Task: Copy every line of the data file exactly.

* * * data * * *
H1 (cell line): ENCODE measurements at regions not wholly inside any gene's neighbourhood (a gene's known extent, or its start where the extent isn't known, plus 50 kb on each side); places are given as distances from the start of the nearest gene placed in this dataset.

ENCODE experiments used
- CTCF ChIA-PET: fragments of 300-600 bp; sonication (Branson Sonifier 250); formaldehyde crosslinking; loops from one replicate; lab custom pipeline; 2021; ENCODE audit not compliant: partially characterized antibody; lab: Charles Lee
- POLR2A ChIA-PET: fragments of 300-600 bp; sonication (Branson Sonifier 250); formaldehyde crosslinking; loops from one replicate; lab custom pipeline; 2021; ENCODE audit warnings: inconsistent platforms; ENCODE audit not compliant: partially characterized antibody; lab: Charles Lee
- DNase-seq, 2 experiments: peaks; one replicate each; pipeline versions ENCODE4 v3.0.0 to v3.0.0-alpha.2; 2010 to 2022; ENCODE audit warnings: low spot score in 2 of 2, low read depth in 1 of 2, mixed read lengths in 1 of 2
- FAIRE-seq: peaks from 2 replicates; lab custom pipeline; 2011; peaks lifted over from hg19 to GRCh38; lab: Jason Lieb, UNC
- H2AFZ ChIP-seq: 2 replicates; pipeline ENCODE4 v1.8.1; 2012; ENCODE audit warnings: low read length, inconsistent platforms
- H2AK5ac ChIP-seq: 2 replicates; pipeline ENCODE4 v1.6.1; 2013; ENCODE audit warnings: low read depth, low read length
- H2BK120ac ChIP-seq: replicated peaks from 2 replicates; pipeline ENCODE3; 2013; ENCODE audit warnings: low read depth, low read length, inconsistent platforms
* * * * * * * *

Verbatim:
H1 (cell line): ENCODE measurements at regions not wholly inside any gene's neighbourhood (a gene's known extent, or its start where the extent isn't known, plus 50 kb on each side); places are given as distances from the start of the nearest gene placed in this dataset.

ENCODE experiments used
- CTCF ChIA-PET: fragments of 300-600 bp; sonication (Branson Sonifier 250); formaldehyde crosslinking; loops from one replicate; lab custom pipeline; 2021; ENCODE audit not compliant: partially characterized antibody; lab: Charles Lee
- POLR2A ChIA-PET: fragments of 300-600 bp; sonication (Branson Sonifier 250); formaldehyde crosslinking; loops from one replicate; lab custom pipeline; 2021; ENCODE audit warnings: inconsistent platforms; ENCODE audit not compliant: partially characterized antibody; lab: Charles Lee
- DNase-seq, 2 experiments: peaks; one replicate each; pipeline versions ENCODE4 v3.0.0 to v3.0.0-alpha.2; 2010 to 2022; ENCODE audit warnings: low spot score in 2 of 2, low read depth in 1 of 2, mixed read lengths in 1 of 2
- FAIRE-seq: peaks from 2 replicates; lab custom pipeline; 2011; peaks lifted over from hg19 to GRCh38; lab: Jason Lieb, UNC
- H2AFZ ChIP-seq: 2 replicates; pipeline ENCODE4 v1.8.1; 2012; ENCODE audit warnings: low read length, inconsistent platforms
- H2AK5ac ChIP-seq: 2 replicates; pipeline ENCODE4 v1.6.1; 2013; ENCODE audit warnings: low read depth, low read length
- H2BK120ac ChIP-seq: replicated peaks from 2 replicates; pipeline ENCODE3; 2013; ENCODE audit warnings: low read depth, low read length, inconsistent platforms